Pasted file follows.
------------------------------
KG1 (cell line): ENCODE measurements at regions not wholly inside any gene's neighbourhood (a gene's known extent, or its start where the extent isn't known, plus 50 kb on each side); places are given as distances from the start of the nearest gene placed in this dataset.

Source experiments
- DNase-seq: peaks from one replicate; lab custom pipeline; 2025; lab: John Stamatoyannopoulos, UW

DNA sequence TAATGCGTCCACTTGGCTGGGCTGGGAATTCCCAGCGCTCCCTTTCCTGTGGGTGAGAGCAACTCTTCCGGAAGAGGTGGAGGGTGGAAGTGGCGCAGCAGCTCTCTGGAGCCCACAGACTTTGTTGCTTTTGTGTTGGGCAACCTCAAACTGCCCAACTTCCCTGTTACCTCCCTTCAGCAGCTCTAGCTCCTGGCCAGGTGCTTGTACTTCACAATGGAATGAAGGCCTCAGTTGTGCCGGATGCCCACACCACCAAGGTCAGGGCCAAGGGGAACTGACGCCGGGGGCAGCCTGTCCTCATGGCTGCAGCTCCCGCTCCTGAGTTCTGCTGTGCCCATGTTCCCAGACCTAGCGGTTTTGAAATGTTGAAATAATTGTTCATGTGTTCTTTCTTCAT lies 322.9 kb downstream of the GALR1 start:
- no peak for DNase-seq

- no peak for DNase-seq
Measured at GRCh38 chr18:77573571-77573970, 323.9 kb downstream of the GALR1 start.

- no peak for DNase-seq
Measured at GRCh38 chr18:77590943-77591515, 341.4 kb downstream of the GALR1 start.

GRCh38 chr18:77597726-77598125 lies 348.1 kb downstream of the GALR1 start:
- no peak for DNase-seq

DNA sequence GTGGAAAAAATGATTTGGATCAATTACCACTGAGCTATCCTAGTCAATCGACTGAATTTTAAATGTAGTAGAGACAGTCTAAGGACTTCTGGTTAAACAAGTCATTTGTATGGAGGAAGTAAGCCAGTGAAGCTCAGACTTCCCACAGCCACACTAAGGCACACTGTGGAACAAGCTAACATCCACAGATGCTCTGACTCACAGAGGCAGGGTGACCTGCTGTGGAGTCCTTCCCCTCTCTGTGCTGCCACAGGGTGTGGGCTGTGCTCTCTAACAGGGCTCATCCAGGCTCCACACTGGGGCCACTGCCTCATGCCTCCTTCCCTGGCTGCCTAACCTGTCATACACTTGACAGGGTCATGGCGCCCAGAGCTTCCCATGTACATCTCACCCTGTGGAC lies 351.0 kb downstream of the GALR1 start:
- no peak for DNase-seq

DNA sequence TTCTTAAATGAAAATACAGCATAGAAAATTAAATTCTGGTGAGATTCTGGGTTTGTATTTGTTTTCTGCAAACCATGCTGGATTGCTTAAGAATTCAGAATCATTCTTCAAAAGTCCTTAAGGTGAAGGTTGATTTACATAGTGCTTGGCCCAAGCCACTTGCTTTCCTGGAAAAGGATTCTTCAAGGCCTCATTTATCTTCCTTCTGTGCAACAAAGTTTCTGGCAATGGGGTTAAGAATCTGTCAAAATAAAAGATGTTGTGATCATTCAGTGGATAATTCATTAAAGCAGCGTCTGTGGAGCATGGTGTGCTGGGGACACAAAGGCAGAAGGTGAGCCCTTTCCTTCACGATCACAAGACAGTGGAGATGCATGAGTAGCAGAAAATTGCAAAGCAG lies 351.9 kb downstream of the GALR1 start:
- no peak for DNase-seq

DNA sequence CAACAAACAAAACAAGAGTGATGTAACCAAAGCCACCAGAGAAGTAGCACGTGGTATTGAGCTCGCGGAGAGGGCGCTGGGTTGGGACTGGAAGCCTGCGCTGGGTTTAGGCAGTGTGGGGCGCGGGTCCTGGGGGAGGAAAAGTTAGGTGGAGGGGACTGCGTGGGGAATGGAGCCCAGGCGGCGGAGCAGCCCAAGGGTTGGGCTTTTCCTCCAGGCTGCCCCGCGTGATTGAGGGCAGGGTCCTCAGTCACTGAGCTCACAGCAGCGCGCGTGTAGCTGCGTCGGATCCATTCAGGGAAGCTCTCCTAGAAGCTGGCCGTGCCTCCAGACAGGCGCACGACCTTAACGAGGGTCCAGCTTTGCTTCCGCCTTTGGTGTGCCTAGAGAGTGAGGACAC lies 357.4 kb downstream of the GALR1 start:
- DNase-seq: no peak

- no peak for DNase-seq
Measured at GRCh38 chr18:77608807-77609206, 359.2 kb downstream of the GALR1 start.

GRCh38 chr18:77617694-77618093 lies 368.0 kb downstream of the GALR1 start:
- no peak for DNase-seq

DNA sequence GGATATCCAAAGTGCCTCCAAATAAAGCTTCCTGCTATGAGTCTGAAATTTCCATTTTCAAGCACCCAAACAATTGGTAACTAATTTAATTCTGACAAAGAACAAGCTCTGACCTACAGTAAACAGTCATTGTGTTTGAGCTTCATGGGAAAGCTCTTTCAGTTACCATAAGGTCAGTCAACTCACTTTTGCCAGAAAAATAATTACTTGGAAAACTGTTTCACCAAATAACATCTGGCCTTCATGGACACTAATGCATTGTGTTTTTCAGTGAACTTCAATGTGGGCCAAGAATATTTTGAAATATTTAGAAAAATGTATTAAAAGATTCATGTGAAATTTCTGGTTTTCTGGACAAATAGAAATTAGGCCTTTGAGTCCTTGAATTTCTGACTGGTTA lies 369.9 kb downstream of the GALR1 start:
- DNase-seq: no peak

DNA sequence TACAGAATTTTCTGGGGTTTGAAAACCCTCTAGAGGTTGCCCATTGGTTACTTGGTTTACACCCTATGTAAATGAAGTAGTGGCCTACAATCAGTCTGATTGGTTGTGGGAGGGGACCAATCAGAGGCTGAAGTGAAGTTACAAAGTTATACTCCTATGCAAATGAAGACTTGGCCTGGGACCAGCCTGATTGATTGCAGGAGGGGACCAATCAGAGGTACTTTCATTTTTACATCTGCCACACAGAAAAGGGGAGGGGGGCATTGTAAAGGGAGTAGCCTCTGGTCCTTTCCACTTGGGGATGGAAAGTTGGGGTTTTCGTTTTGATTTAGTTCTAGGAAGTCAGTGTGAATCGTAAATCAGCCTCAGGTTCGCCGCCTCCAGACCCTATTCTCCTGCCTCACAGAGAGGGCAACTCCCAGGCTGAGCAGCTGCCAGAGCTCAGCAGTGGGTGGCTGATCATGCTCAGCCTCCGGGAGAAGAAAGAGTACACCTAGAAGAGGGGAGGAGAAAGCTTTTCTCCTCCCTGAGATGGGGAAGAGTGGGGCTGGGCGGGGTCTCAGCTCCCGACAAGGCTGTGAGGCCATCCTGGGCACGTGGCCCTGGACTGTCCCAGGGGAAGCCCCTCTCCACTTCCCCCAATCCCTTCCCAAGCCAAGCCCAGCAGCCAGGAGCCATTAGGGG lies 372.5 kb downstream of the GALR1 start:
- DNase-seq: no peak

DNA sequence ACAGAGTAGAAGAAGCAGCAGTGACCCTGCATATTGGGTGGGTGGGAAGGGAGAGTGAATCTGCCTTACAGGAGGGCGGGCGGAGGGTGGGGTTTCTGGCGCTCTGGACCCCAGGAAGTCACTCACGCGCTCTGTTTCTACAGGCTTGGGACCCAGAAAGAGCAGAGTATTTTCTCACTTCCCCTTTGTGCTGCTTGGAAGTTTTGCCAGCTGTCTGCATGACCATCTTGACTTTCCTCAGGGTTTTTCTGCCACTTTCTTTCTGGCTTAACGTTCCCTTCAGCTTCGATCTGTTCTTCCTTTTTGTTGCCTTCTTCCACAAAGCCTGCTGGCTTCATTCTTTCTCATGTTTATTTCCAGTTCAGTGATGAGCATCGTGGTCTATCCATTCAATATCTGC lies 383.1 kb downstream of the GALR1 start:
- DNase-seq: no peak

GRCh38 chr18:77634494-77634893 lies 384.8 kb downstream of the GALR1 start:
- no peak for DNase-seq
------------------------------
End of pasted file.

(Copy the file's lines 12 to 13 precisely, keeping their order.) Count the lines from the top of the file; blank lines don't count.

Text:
DNA sequence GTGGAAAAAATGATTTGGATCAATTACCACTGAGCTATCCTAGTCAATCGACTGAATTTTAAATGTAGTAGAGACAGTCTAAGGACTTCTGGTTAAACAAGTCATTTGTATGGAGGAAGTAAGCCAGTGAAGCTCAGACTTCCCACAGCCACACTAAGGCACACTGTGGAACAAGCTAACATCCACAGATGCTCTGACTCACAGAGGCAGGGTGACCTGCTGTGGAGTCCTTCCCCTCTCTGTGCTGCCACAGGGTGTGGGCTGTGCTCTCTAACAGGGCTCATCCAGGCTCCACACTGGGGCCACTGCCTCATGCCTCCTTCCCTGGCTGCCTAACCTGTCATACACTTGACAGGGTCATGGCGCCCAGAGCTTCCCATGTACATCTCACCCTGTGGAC lies 351.0 kb downstream of the GALR1 start:
- no peak for DNase-seq